Over the past few weeks, I have been thinking a lot about how our comics, and especially our animated shorts, are going to look. I don’t mean the look they will have when they are rendered. I mean how are they going to look when they move.
To the average person, all animated movies are pretty much in the same category of animation. Animation is my job, so it’s my duty to tell them that… well they’re wrong. Every animated television show and feature film has an animation technical director that informs the animators about how things should move. Think of the movie Beowulf or Avatar. Those movies were heavily animated using a lot of motion capture so that the characters moved in a realistic way. Adventure Time uses iconic noodle arms to set them apart from other shows.
Our team discussed what animation style we would like to emulate for our project. Pixar animation is outstanding and is kind of the gold standard of 3D animation. However, we feel that Pixar’s style of imaginary realism doesn’t quite fit the project. This is a comic strip after all. Our team has decided to emulate the animation style of Sony Animation Studios, especially the animation style of Cloudy With a Chance of Meatballs.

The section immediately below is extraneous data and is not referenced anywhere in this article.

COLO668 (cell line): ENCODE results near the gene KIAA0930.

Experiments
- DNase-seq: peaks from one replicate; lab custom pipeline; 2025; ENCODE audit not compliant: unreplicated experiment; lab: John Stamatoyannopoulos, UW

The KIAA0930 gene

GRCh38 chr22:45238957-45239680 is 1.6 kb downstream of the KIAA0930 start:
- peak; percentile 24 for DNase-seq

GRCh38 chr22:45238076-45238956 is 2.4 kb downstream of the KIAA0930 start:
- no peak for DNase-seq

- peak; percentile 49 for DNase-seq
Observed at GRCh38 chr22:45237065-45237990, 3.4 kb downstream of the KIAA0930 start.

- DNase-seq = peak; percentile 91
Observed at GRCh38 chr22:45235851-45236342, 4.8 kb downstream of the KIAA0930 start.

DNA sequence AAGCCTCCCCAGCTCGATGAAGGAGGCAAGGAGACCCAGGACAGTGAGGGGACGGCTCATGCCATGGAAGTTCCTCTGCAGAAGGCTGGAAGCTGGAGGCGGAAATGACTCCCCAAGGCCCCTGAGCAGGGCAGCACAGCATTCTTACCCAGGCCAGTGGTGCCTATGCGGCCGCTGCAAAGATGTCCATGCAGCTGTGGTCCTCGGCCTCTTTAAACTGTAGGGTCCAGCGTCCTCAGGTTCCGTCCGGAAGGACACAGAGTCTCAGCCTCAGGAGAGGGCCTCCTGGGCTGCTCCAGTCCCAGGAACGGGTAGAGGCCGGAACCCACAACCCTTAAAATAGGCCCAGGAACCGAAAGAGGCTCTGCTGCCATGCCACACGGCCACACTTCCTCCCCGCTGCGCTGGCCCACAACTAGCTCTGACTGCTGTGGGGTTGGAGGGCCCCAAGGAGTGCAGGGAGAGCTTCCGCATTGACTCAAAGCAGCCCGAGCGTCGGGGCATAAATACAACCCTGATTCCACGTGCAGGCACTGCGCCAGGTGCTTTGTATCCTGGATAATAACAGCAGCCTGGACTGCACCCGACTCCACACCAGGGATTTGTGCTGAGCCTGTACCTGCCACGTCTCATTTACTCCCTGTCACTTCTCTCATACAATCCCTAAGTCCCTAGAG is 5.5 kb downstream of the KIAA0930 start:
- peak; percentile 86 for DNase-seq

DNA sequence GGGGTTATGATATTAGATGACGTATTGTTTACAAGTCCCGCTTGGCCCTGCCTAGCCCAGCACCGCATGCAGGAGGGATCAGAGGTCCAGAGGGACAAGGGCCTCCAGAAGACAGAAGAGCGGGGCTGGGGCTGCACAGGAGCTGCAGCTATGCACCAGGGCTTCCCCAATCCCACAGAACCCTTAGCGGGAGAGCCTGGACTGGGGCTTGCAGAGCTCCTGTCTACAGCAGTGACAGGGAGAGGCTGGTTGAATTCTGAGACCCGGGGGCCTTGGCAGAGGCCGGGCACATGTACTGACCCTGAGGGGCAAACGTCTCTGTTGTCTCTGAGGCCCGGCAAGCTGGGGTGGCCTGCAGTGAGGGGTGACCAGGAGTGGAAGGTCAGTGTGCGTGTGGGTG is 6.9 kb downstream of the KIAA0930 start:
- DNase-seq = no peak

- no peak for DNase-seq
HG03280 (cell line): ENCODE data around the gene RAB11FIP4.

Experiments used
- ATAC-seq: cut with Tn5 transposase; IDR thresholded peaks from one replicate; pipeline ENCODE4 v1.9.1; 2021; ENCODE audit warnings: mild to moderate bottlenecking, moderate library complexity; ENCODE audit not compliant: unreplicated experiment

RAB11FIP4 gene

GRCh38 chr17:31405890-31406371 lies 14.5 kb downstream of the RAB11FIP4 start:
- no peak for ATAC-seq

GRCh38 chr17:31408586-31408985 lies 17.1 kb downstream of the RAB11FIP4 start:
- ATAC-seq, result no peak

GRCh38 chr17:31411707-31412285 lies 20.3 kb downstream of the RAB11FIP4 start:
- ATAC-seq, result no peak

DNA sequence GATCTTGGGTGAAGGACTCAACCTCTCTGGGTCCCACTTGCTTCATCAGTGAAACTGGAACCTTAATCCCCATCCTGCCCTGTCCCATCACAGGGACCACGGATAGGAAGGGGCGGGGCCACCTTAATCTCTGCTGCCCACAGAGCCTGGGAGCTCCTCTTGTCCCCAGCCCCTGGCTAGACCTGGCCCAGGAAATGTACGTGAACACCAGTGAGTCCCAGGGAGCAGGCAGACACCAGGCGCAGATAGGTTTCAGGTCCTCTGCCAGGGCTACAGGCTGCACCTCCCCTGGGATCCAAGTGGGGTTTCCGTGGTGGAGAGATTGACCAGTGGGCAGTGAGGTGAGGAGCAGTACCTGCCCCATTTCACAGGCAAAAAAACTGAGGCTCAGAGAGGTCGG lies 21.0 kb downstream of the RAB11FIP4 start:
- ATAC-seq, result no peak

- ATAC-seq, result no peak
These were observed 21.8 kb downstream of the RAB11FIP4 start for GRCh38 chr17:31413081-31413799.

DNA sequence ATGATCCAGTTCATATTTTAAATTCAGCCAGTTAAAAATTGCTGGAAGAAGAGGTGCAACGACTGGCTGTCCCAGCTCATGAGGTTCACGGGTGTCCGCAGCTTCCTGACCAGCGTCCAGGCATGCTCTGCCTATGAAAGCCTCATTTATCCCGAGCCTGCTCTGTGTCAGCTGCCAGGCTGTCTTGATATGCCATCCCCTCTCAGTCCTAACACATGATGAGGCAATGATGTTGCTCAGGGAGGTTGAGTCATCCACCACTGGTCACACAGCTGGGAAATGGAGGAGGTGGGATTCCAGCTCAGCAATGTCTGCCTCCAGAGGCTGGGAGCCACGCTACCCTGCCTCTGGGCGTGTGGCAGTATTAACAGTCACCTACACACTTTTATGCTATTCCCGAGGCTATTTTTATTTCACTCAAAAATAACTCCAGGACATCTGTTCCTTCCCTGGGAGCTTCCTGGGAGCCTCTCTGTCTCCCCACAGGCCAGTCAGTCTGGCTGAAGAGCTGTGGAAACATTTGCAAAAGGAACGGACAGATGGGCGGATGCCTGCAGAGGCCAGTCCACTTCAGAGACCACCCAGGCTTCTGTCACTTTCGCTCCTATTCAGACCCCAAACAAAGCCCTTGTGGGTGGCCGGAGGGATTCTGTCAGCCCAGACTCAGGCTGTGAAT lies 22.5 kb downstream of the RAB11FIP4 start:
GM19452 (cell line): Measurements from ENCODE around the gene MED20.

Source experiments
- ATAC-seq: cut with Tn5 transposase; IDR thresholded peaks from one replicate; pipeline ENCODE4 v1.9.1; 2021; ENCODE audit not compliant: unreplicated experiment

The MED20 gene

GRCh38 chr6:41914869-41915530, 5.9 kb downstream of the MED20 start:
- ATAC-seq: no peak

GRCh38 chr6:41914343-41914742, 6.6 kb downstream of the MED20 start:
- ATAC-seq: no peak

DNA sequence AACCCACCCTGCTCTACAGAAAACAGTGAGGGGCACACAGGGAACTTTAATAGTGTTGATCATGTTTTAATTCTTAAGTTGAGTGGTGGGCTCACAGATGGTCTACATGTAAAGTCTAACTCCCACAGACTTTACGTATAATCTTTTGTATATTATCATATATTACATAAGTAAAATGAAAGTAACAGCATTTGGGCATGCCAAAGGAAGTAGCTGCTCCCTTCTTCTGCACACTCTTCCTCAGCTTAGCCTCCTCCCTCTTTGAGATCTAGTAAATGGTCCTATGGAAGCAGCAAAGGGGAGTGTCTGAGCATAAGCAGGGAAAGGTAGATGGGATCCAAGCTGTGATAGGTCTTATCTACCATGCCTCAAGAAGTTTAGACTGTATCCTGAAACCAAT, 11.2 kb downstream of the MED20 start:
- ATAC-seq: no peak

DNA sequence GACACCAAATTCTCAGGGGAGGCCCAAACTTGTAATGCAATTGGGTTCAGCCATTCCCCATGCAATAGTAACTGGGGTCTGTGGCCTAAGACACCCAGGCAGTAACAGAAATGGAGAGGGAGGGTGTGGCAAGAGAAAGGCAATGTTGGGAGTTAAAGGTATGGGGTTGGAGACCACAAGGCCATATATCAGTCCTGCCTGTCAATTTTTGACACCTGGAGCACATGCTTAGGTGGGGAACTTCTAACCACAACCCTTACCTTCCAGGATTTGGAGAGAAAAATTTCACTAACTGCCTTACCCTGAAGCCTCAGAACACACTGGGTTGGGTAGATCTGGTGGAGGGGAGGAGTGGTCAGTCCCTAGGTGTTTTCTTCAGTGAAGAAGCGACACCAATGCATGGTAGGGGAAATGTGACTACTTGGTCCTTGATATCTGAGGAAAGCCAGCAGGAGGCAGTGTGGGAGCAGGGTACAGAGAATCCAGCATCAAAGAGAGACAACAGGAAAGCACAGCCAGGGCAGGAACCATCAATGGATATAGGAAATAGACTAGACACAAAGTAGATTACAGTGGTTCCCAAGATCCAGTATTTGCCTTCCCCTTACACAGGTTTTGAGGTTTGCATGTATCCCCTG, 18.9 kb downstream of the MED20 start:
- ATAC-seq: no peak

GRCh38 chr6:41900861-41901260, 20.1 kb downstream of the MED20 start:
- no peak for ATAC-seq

With it’s over-the-top body movement and hyper-exaggerated faces, we feel that it would be a perfect style to fit a comic strip. Check out these clips to see what I am talking about.
http://www.youtube.com/watch?v=ttbFw_r5jIM&hd=1 (his face arount 0:42 is what I’m talking about)
All the movement is snappy and full of bounce. Every pose is pushed to it’s most extreme. We hope to emulate this style of hyper exaggeration because we feel that it is conducive to our overarching thesis of bringing the newspaper funnies to a new level.
Comic strips are not all about telling jokes through text. That is half of it, the other half is telling an interesting story or telling a joke visually. A lot of times the best comic strip jokes are the ones with little to no words at all.
We hope that using this animation technique of over-exaggeration, that we can bridge the gap between animation and comic strip to form the ultimate form of entertainment.